Hope—An Advent Message

Advent is a time for preparation and anticipation. The word advent is derived from the Latin adventus which translates to meaning coming or arrival. In Greek we will witness the term parousia utilized. This term is often utilized to reference the second coming of Christ. Essentially, advent is a season on which we as disciples of Jesus Christ are called to ready ourselves for coming of the Living God to dwell amongst the children of Man.

The season of advent is divided into four weeks. Each being represented by four different candles. Today marks the first of these weeks. Today we light a candle in representation of hope. Hope that is derived from the knowledge that we worship a God that is true to their promises. Hope that is sustained by the God who provide manna to those in the wilderness. Hope that is built upon a foundation that never fails. To understand this hope of the return of Christ we need to first look at the hope that preceded the birth of Christ.

“Fear not” and “be not afraid” are two statements that are found repeatedly in the Holy Scriptures. These promptings are often given to people before God reveals to them great trials or blessing within their lives. On the eve of the meridian of time the angel Gabriel appeared to the blessed Mother Mary and delivered some reality altering news.

“Now in the sixth month the angel Gabriel was sent from God to a city in Galilee called Nazareth, to a virgin engaged to a man whose name was Joseph, of the descendants of David; and the virgin’s name was Mary. And coming in, he said to her, ‘Greetings, favored one! The Lord is with you.’ But she was very perplexed at this statement and kept pondering what kind of salutation this was. The angel said to her, ‘Do not be afraid, Mary; for you have found favor with God. And behold, you will conceive in your womb and bear a son, and you shall name Him Jesus. He will be great and will be called the Son of the Most High; and the Lord God will give Him the throne of His father David; and He will reign over the house of Jacob forever, and His kingdom will have no end.’”

Luke 1:26-33 NASB

In this encounter we witness a young woman named Mary approached by a messenger of God being told to not be afraid. After being told this news she was informed that she was about to be given the undertaking of bearing Immanuel, or God with us, into this world. Parenthood in and of itself can be a trial so it is difficult to even begin to fathom amount of fear and uncertainty one would possess in being charged with bringing the messiah into this world.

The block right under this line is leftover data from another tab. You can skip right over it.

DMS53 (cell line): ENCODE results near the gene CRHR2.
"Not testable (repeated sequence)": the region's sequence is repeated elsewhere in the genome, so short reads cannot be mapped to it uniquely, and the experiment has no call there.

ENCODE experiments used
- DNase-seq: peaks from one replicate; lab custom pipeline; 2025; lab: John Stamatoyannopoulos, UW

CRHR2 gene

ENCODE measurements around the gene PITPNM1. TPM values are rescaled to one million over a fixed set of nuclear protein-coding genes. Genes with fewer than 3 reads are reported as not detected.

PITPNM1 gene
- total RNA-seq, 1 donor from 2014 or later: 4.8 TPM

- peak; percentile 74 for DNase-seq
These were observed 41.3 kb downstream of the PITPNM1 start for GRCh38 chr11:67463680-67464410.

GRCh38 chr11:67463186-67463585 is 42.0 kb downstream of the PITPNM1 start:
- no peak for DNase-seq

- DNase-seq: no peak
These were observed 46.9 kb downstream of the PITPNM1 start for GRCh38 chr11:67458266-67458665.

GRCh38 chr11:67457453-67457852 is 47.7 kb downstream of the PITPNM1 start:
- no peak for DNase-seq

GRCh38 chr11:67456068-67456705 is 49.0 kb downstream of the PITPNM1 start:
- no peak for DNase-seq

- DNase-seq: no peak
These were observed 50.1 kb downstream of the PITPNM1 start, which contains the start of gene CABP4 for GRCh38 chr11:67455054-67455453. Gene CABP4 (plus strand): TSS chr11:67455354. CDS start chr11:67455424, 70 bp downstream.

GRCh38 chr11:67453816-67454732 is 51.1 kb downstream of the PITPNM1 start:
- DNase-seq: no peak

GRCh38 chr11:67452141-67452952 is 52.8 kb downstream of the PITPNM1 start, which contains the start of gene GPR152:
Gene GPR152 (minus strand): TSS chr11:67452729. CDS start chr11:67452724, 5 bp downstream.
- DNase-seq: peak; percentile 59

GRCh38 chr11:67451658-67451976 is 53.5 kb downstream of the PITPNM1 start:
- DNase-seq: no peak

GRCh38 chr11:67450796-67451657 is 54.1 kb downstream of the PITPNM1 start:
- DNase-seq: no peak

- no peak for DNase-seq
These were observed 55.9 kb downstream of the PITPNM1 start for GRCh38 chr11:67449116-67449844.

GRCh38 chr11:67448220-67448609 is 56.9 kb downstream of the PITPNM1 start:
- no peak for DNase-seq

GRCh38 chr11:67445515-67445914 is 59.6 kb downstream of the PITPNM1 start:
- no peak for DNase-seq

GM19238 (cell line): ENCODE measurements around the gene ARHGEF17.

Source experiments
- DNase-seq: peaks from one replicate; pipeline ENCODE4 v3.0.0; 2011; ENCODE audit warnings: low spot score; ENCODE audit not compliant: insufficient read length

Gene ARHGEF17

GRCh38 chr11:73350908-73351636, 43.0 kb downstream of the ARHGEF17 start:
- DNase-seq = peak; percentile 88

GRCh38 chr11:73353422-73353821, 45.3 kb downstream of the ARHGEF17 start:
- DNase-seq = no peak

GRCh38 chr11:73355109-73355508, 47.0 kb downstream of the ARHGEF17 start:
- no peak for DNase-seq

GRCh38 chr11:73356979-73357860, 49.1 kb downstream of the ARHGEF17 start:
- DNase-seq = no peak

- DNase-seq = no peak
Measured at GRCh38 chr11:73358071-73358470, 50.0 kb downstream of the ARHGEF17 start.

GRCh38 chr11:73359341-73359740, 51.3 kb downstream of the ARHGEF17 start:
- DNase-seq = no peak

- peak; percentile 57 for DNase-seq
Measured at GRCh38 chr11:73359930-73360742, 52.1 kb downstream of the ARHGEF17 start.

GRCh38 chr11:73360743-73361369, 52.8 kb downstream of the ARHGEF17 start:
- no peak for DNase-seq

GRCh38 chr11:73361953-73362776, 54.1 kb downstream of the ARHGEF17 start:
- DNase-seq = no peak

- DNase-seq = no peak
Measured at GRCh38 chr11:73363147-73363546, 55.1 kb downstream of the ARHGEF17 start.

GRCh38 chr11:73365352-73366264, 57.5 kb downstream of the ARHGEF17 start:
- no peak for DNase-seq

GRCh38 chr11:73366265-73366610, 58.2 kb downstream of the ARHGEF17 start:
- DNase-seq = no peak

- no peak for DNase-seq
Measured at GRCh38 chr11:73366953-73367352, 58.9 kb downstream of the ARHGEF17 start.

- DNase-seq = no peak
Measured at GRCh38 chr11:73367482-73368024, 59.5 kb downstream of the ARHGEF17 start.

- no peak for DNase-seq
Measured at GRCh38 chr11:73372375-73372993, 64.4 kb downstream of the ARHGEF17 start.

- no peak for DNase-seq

During this time, we are also informed that Mary’s betrothed, Joseph, was visited by the same Heavenly messenger and told to disregard the social norms of the day and to not be afraid. Before this dream Joseph had every intention of quietly setting aside Mary in divorce due to what he felt the religious standards of the day dictated. He was told to have the courage to know that what he was doing was in alignment with the will of God even though it was not in alignment with the religious standards of the time. For this son of David to do this he risked bringing dishonor upon himself and his royal bloodline.

In these two instances we find these two individuals that were chosen by God being told to “not be afraid” for the Lord would sustain them. It was their hope in the promises of their God that aided them in completing the tasks that were set before them. As disciples of Jesus Christ, we have a lot to learn from their examples.

In a reality in which we are constantly bombarded by the negativity that can be found through the improper use of social media, the division and strife created to cause us to fear the “other”, and the tribalism that we have allowed to pervade every instance of “modern life” it is easy for us to lose sight of the hope that we need. We live in a world in which the adversary wants us to build walls instead of bridges; a world in which we are encouraged to focus on the me instead of the Kingdom of God. With such darkness it is easy to become discouraged and to lose sight due the darkness and confusion of the static. It is easy to become fearful. To counter this reality, we must remember the call of the angelic messengers to fear not. We are called to persevere in our hope and to be sustained by the God of all humanity. On this, the first Sunday of Advent we are to answer the call to have hope.

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